Digital comics

Amazon buys digital comics retailer Comixology

Comixology, the leading digital comic book distributor, set up a camera to record fan impressions of its comic book reader app and store at Comic-Con in San Diego in 2012.

Seth Rosenblatt/CBS

Amazon.com is getting into comics in a big way as the mega-retailer on Thursday announced plans to buy a digital comic book reader and Comixology storefront.

Amazon hasn’t disclosed what it paid for the company, though Comixology’s fortunes have attracted many customers and publishers who have treated the app and website as the de facto online storefront for comics. .

The company, co-founded in 2007 in New York by David Steinberger, publishes most American comic books digitally, as well as many books from international publishers, in a one-stop marketplace. He said in a statement that’s what made him a good match for Amazon.

“Comixology’s mission is to spread the love of comics and graphic novels in all their forms,” ​​said Steinberger. “There is no better home for Comixology than Amazon to bring this vision to fruition.”

Comixology currently works with 75 publishers worldwide, as well as independent creators. It also offers a publishing program for new comic book talent.

The company’s headquarters will remain in New York, for now, and the transaction is expected to close by the end of June.

David Naggar, vice president of content acquisition and independent publishing at Amazon, said in a statement that the two companies are committed to “reinventing reading in a digital world.”

Comixology’s fortunes grew rapidly thanks to a dearth of digital markets for comics, a big launch on the first iPad, and its patented technology for Guided View, a tactile reading method for moving between panels in digital comics. Gross sales of Comixology’s iPad app placed it in the top 10 in 2010 and 2011, and made it the #1 non-gaming app in 2012 and 2013.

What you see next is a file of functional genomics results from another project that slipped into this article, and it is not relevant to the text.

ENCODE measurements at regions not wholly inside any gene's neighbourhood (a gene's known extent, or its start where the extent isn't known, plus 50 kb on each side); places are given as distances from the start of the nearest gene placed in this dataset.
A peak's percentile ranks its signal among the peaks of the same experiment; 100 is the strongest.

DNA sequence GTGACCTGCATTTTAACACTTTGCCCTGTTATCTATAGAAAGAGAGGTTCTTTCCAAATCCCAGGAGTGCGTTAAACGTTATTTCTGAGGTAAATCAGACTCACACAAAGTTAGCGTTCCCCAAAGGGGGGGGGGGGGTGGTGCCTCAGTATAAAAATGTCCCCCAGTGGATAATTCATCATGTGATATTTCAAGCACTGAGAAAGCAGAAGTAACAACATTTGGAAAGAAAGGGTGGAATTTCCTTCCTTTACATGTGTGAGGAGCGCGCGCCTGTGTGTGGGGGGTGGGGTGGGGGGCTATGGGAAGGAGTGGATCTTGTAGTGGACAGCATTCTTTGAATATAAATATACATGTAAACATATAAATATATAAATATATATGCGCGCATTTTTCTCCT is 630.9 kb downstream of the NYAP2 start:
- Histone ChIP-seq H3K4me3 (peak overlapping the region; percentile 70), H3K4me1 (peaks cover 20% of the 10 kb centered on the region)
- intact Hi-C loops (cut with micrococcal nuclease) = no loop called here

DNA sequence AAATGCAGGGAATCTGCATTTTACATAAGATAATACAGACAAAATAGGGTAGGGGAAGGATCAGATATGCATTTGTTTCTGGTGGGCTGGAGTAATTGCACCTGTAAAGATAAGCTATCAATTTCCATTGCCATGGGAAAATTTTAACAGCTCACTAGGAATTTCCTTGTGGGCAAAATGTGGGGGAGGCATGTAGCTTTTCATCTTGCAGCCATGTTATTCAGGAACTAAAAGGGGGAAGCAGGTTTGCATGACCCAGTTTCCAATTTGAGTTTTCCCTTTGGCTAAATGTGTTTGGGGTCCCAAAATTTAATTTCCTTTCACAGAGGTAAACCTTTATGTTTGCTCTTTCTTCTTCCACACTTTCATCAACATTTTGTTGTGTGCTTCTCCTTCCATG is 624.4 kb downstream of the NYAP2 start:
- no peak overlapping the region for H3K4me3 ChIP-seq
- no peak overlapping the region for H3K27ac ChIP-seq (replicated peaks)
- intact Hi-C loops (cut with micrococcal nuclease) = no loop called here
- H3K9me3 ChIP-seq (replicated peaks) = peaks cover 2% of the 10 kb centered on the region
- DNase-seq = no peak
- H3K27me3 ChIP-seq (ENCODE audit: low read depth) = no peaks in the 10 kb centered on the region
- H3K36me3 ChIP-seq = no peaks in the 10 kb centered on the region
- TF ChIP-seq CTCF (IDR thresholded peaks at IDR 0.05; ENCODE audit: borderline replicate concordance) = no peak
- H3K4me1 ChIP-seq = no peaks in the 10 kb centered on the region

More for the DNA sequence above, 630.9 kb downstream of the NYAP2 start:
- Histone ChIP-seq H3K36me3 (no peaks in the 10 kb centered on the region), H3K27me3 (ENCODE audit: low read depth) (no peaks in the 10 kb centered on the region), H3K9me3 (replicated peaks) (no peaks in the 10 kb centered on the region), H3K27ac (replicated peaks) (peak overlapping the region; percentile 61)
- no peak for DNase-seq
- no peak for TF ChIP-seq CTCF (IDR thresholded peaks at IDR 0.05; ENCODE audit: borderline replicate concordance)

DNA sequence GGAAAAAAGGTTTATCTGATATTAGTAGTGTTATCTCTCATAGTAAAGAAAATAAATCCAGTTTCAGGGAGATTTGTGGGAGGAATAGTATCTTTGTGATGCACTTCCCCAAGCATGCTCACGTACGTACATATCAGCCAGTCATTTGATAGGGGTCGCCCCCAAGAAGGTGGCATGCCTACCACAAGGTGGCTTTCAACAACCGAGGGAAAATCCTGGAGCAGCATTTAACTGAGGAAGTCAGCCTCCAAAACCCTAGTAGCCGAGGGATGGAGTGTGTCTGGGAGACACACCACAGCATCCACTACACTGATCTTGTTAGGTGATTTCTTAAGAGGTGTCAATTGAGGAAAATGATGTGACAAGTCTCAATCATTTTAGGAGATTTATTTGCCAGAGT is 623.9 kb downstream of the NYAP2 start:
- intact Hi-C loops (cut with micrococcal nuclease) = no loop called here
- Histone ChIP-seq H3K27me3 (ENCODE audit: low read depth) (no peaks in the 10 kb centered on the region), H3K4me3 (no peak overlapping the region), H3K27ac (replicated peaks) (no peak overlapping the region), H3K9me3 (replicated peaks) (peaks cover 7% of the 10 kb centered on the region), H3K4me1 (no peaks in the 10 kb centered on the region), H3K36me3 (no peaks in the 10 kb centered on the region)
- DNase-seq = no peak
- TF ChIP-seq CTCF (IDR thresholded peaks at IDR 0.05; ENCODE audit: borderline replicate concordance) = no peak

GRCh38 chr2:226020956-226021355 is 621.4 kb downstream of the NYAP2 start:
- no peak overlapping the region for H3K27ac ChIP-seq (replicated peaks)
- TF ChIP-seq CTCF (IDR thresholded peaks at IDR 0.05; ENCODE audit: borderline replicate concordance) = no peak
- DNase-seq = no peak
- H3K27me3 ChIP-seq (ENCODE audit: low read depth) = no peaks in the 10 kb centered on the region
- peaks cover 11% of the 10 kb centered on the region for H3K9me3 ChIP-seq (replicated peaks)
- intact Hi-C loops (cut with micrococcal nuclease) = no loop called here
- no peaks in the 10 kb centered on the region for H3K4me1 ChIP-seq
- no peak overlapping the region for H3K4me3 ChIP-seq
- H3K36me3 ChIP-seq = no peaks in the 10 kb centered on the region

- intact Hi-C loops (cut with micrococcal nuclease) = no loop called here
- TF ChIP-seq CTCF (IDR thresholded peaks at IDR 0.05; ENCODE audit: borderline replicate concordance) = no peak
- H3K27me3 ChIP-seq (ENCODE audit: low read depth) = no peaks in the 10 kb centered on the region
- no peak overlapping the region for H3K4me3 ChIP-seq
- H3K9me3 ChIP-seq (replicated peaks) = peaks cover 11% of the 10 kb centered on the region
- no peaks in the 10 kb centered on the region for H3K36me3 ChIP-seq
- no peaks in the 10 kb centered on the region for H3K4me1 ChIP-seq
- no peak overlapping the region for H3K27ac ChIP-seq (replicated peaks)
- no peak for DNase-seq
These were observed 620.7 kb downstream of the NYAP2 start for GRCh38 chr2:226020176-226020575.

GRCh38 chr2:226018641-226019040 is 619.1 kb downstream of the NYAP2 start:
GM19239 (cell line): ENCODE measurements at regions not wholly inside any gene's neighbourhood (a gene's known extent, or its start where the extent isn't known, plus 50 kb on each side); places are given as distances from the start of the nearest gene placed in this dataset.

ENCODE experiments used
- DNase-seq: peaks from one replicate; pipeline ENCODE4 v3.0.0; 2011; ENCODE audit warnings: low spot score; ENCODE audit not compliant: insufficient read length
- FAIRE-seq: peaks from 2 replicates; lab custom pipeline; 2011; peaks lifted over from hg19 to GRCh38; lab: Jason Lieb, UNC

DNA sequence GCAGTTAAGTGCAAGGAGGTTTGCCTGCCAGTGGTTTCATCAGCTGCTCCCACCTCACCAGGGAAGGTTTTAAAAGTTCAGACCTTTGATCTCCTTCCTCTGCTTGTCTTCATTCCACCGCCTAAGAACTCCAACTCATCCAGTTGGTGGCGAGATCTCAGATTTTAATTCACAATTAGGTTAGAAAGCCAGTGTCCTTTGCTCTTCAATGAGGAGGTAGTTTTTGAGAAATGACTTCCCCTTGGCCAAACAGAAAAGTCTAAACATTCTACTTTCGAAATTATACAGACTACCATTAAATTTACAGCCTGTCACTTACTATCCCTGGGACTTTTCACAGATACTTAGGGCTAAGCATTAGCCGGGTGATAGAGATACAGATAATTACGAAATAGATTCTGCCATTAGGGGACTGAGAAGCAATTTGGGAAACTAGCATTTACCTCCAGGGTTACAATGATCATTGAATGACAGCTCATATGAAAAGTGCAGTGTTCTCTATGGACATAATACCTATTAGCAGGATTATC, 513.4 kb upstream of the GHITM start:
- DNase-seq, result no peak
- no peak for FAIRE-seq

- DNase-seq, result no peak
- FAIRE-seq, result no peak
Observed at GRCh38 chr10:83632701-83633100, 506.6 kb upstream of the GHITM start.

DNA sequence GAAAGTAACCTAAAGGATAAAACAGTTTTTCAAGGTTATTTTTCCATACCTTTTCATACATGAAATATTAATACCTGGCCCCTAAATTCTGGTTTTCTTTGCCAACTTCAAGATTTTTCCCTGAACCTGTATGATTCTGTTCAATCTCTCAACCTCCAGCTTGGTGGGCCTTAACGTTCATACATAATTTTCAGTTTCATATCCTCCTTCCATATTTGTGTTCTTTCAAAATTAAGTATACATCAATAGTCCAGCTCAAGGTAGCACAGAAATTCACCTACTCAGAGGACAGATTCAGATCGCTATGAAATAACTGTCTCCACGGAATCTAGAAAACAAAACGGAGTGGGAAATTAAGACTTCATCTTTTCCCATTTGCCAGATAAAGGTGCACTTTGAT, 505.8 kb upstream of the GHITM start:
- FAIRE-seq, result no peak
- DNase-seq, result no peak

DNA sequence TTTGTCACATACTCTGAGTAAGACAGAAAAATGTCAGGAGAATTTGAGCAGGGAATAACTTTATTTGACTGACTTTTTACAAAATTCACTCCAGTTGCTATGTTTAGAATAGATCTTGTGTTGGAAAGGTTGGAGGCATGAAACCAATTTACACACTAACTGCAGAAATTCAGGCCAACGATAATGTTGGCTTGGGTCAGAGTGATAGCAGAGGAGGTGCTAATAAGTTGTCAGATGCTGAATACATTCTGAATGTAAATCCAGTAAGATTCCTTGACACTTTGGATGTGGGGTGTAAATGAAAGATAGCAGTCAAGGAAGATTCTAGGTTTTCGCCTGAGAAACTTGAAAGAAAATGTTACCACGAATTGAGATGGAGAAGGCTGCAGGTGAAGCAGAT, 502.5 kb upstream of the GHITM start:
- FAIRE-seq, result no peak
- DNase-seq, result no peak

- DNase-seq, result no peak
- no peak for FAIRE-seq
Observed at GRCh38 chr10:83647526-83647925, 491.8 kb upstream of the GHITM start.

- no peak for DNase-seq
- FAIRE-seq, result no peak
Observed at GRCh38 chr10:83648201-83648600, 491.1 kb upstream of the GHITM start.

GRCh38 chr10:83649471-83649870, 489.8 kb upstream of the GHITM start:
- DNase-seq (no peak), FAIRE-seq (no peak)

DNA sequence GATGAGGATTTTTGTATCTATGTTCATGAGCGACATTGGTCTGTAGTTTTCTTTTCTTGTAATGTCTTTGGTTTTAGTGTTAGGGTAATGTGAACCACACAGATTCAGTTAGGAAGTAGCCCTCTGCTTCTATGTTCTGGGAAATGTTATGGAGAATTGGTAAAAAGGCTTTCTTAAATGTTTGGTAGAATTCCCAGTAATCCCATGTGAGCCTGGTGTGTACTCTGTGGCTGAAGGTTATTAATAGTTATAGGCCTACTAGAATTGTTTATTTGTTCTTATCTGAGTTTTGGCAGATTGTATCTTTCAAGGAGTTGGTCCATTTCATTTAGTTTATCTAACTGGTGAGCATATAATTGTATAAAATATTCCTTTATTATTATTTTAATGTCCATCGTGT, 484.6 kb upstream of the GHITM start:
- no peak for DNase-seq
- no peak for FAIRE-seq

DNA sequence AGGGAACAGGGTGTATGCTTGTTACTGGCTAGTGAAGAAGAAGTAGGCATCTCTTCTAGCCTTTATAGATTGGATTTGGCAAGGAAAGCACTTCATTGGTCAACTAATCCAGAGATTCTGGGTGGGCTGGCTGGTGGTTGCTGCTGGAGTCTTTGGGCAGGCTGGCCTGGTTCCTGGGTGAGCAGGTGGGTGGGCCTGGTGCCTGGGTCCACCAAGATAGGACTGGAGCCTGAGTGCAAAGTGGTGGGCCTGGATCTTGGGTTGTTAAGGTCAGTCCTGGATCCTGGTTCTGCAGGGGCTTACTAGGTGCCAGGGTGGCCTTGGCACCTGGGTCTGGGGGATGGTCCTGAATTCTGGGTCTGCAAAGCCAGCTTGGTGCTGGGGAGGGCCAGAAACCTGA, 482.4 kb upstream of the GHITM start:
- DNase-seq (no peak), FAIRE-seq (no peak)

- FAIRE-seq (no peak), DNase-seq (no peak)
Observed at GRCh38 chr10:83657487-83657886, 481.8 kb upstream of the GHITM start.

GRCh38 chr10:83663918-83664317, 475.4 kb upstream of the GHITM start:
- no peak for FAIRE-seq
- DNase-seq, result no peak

However, Comixology has a reputation for hold back some comics from his store that other digital retailers will publish, depending on the content of the books, especially those that have been labeled as unsuitable for children. The company has also found itself in hot water in other ways. A deal to offer 700 Marvel Comics for free crashed its serverswhile a recent data breach forces its customers to change their passwords.

Chip Mosher, Comixology’s vice president of communications and marketing, said he doesn’t expect Amazon to change the prices of digital comics, or expect a lot of conflict between Comixology and the comics available on Amazon’s Kindle Fire tablet.

“Nothing to announce today, but we hope to find ways to make Comixology and Kindle work better,” he told CNET.

ComicsPROa trade organization that represents the interests of physical comic book retail stores, reacted defensively to the sale.

“There is always concern when a huge company that shows little need to make a profit tries to convert a niche market into a commodity,” ComicsPRO’s board of directors said in a prepared statement. “Fortunately, there is a tactile element to comics that no deep-discount web entity could ever replicate. So as long as there are fans for the real thing, there will be comic stores and comics.”

DC Entertainment, which publishes DC Comics and Vertigo Comics, said the deal will make Amazon and Comixology “much stronger”. The agreement “allows all of us to continue to improve and grow the fastest growing segment of our publishing business,” a DC Entertainment spokesperson said.

Amazon did not respond to a request for comment.

Amazon stock fell about 1.7% on Friday to $311.73.

Update, 1:02 p.m. PT: Added commentary from ComicsPRO and DC Entertainment.